At that time, I intimated that the cost factor to join the ICA might be more of an impediment to increasing the ICA membership numbers and coffers. I suggested that in lieu of the relevant membership fee, that a prospective member be afforded the opportunity joint ICA by donating a domain or domains equivalent to the level of membership sought by the individual. Subsequently, ICA could then pool the donated domains for auction to help generate the revenue necessary to support ICA membership in defending against institutional and public legal attacks. At the time, I thought this was a reasonable and feasible idea if not acceptable to the ICA Board . . . to date, I haven't heard a peep back about this in the domainersphere although I thought it might be discussed at the most recent ICA meeting.
Nonetheless, at this time, I don't think that Domainers should reinvent the wheel here, but rather I submit that serious domainers should at the very least try to form and present a very real and unified front regarding the Snowe Bill. However, if in fact, the chasm between the established, intermediate and upstart domainers is really too wide a gap to bridge, then perhaps a second organization may need to be formed. At present, I am warm to this idea, but if left with no other viable options, spambait's prior suggestion maybe right.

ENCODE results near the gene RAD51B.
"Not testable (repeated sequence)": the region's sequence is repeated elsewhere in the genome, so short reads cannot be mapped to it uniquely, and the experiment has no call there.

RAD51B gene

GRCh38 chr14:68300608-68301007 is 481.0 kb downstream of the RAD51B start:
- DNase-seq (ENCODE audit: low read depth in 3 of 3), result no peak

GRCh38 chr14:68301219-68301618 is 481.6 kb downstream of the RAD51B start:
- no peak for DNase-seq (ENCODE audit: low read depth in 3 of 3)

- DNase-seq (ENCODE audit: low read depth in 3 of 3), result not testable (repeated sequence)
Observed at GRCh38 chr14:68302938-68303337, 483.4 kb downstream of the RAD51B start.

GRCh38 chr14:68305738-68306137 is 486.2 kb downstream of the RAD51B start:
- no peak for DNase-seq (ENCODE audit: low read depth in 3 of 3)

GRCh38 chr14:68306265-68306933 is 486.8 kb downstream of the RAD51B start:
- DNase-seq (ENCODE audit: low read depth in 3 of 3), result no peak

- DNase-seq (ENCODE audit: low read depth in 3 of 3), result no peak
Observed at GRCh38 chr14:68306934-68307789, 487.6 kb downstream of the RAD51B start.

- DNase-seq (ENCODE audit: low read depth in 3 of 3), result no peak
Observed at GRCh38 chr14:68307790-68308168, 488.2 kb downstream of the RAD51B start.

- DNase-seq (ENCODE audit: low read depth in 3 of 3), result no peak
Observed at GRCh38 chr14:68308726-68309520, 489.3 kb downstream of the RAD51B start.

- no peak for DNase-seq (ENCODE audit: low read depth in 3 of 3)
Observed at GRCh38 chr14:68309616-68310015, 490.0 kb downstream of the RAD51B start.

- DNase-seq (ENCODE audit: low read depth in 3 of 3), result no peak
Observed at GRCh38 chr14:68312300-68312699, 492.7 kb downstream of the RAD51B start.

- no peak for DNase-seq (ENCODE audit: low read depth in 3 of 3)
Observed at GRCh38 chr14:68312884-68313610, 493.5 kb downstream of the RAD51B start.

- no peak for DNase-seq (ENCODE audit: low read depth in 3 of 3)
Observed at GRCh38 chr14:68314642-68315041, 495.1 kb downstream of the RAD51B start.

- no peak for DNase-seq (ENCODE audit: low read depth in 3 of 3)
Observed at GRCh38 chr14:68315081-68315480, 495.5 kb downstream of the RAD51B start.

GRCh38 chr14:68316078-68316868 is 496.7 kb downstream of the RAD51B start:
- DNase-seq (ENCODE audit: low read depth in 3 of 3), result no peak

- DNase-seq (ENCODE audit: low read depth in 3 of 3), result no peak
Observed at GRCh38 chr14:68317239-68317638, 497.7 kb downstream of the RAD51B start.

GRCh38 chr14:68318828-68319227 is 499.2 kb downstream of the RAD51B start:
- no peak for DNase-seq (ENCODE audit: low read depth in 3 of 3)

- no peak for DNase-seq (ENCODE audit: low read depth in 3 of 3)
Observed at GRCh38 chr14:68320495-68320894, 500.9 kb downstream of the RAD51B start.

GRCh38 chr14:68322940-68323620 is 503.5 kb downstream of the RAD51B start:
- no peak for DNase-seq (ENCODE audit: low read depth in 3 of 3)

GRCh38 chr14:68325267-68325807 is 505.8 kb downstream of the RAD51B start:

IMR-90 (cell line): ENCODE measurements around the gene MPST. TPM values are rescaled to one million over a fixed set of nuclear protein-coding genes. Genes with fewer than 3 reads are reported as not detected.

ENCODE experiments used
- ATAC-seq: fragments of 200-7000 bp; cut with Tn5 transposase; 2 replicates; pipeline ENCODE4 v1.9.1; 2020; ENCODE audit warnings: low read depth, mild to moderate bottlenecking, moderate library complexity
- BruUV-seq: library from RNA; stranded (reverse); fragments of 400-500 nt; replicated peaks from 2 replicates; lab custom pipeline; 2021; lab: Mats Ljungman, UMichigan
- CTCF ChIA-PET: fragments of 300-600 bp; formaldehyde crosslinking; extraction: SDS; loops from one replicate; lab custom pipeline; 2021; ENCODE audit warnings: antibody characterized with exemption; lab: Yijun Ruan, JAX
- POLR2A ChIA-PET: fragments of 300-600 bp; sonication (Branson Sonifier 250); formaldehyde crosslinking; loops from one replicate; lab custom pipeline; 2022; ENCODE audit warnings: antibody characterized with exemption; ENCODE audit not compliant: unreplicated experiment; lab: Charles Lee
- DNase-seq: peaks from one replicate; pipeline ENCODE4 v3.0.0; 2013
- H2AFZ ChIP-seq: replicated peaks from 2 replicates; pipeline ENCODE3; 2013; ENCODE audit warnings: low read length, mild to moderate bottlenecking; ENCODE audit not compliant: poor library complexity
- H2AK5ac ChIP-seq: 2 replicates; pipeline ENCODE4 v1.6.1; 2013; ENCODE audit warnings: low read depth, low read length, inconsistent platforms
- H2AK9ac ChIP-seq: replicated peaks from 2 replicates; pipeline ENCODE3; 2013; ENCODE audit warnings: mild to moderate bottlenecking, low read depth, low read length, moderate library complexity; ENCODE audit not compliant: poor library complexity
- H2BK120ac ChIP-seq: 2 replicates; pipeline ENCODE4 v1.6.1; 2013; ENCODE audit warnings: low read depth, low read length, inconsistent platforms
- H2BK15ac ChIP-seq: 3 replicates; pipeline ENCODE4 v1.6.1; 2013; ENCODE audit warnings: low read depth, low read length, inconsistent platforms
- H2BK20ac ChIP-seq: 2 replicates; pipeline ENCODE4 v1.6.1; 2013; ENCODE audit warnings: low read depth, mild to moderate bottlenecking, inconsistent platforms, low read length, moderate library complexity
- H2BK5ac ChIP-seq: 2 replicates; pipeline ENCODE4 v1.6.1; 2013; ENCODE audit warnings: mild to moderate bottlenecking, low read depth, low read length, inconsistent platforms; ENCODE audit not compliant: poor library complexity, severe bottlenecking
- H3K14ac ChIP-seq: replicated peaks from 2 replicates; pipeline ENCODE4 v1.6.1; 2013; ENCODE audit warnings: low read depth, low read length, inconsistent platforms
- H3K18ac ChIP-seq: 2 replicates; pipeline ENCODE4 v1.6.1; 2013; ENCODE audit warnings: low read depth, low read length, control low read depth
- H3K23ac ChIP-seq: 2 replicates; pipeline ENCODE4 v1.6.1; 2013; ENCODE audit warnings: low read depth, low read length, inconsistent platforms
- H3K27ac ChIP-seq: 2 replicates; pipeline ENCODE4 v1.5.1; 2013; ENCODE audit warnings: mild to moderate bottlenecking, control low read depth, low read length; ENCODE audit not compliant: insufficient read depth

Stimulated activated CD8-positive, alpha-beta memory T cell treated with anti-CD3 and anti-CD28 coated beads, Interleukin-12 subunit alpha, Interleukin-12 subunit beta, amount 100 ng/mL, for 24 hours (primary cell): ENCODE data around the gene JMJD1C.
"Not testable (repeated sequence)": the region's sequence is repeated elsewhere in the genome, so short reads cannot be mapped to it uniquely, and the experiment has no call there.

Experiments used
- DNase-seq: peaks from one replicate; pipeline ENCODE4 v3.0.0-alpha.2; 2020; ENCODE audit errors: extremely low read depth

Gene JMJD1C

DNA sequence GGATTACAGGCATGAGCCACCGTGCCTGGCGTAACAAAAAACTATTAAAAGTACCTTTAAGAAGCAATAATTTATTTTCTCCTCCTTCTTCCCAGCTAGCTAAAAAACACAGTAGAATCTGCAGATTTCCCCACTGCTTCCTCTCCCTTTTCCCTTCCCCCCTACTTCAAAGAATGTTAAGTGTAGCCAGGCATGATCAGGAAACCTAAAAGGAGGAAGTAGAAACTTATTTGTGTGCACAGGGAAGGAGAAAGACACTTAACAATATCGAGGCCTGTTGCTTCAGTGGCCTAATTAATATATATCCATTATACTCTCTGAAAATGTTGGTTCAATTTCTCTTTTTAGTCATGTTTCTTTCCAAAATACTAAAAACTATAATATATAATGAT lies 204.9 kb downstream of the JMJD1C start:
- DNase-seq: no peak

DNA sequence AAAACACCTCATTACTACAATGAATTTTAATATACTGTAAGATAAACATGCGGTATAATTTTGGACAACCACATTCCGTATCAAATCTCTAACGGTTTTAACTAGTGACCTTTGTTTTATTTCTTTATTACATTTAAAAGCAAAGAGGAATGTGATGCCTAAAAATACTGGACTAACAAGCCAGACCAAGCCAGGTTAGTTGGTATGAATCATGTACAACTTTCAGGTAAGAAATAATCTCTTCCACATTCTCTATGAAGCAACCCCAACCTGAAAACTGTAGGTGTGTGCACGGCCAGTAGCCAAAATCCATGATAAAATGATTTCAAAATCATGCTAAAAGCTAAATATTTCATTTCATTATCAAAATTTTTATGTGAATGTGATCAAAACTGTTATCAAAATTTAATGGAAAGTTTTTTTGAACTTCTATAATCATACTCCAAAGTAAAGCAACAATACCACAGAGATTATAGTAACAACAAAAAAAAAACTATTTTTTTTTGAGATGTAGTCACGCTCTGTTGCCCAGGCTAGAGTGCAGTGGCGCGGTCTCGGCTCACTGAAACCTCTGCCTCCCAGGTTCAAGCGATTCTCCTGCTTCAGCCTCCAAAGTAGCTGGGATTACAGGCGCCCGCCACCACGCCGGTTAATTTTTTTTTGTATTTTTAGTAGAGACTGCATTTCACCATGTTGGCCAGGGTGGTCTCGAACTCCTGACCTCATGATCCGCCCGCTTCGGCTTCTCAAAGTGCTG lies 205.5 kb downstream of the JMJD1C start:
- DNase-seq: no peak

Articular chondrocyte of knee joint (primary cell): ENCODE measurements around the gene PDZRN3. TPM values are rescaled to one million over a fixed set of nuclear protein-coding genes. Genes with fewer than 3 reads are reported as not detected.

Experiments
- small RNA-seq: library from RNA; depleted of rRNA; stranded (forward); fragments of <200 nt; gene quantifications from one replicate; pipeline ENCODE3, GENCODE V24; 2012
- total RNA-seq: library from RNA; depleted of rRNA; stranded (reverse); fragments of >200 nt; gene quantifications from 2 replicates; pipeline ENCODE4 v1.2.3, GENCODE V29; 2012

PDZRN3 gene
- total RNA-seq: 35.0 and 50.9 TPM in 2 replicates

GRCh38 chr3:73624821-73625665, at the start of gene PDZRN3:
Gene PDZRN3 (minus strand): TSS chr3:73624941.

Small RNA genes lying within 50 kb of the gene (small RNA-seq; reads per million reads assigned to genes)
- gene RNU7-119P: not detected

Finally, if the Snowe Bill did get passed, wouldn't big companies like GoDaddy, Oversee/Moniker, NameMedia, and all other domain stakeholders lose a small fortune because many registrars also hold their own private portfolios? I am definitely not an economist, but I just don't see this Domain Apocalypse happening--at least not on the scale that is being proffered. Is the threat real? Yes, very real, but everyone is dirty in this game from what I can see. Perhaps the "Haves" for resting on their laurels for too long; smaller stakeholders for sitting on their hands too; and the politicians for inadequately protecting the rights of domain registrants in the first place.
Anyway, as I said before--maybe I am just naive regarding these issues.
P.S. Daryl, if you would like full credit for your post, please let me know, and I will update this post. However, I understand why you might want to remain anonymous.
By the way, the above domain illustrated above could be available for a "havenot" domaining organization; I had planned to redirect it to my site It's JUST War! , but plans can change.